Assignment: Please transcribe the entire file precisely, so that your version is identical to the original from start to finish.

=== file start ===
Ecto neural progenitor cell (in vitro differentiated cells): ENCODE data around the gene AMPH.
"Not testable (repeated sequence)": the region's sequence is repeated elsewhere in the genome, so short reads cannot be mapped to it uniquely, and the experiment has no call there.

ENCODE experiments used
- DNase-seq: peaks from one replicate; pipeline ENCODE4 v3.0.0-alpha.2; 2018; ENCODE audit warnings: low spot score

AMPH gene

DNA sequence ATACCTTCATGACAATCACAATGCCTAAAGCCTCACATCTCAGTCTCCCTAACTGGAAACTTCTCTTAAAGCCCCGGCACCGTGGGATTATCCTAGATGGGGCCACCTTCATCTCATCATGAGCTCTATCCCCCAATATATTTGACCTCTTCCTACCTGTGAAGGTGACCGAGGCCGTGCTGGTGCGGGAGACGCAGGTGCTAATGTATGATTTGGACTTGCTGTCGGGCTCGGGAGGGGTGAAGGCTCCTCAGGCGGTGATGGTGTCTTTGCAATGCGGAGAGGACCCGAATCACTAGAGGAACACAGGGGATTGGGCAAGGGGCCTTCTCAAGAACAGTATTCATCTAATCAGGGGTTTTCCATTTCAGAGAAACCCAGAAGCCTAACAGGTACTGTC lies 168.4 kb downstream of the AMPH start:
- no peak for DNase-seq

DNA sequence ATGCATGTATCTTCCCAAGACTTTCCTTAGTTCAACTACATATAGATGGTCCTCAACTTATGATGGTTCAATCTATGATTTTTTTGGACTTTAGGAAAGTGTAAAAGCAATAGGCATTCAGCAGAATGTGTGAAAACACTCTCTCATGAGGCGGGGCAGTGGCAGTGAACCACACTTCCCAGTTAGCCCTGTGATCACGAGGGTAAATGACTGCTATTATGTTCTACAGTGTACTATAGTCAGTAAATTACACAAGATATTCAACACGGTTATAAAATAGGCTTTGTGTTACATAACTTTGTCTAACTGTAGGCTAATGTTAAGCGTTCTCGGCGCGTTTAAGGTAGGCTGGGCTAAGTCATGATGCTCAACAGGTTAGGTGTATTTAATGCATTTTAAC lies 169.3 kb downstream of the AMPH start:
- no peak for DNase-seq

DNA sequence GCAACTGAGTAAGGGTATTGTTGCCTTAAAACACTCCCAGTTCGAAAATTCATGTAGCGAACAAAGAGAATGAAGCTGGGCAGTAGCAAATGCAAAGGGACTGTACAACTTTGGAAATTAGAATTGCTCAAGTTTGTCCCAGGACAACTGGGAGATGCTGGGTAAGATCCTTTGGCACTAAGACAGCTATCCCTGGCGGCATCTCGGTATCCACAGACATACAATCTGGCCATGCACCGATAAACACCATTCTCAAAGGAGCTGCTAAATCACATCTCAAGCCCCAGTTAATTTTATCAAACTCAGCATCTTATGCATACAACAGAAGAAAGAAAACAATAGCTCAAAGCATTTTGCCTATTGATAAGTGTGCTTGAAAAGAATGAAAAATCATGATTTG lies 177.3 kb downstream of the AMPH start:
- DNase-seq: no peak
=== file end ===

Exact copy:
Ecto neural progenitor cell (in vitro differentiated cells): ENCODE data around the gene AMPH.
"Not testable (repeated sequence)": the region's sequence is repeated elsewhere in the genome, so short reads cannot be mapped to it uniquely, and the experiment has no call there.

ENCODE experiments used
- DNase-seq: peaks from one replicate; pipeline ENCODE4 v3.0.0-alpha.2; 2018; ENCODE audit warnings: low spot score

AMPH gene

DNA sequence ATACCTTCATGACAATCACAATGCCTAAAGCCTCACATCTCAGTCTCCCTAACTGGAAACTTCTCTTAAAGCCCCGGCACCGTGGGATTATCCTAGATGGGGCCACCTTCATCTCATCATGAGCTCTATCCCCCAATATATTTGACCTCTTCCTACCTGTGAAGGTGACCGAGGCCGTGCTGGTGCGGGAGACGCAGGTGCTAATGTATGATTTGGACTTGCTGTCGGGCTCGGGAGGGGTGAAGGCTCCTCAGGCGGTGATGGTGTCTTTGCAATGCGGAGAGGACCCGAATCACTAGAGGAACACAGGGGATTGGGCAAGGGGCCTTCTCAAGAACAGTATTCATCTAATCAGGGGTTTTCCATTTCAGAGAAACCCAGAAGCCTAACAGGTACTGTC lies 168.4 kb downstream of the AMPH start:
- no peak for DNase-seq

DNA sequence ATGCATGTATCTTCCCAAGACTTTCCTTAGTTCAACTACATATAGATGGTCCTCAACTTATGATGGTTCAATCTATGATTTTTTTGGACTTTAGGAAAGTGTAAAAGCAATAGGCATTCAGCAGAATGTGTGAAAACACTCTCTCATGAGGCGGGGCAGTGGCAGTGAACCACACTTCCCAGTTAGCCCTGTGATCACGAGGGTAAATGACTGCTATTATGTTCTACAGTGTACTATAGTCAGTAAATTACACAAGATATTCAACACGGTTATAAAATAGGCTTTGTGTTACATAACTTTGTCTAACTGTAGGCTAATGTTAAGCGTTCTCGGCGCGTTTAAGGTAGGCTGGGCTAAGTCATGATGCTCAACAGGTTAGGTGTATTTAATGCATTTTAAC lies 169.3 kb downstream of the AMPH start:
- no peak for DNase-seq

DNA sequence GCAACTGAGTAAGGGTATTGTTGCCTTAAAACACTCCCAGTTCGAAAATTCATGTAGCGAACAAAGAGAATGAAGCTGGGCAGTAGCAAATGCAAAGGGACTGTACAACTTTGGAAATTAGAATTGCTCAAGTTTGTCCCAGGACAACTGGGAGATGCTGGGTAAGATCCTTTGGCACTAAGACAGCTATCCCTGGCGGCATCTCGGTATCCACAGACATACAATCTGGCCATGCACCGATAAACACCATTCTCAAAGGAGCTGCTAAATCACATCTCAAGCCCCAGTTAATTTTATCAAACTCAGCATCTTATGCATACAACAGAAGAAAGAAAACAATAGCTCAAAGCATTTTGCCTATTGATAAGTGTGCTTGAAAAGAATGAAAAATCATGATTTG lies 177.3 kb downstream of the AMPH start:
- DNase-seq: no peak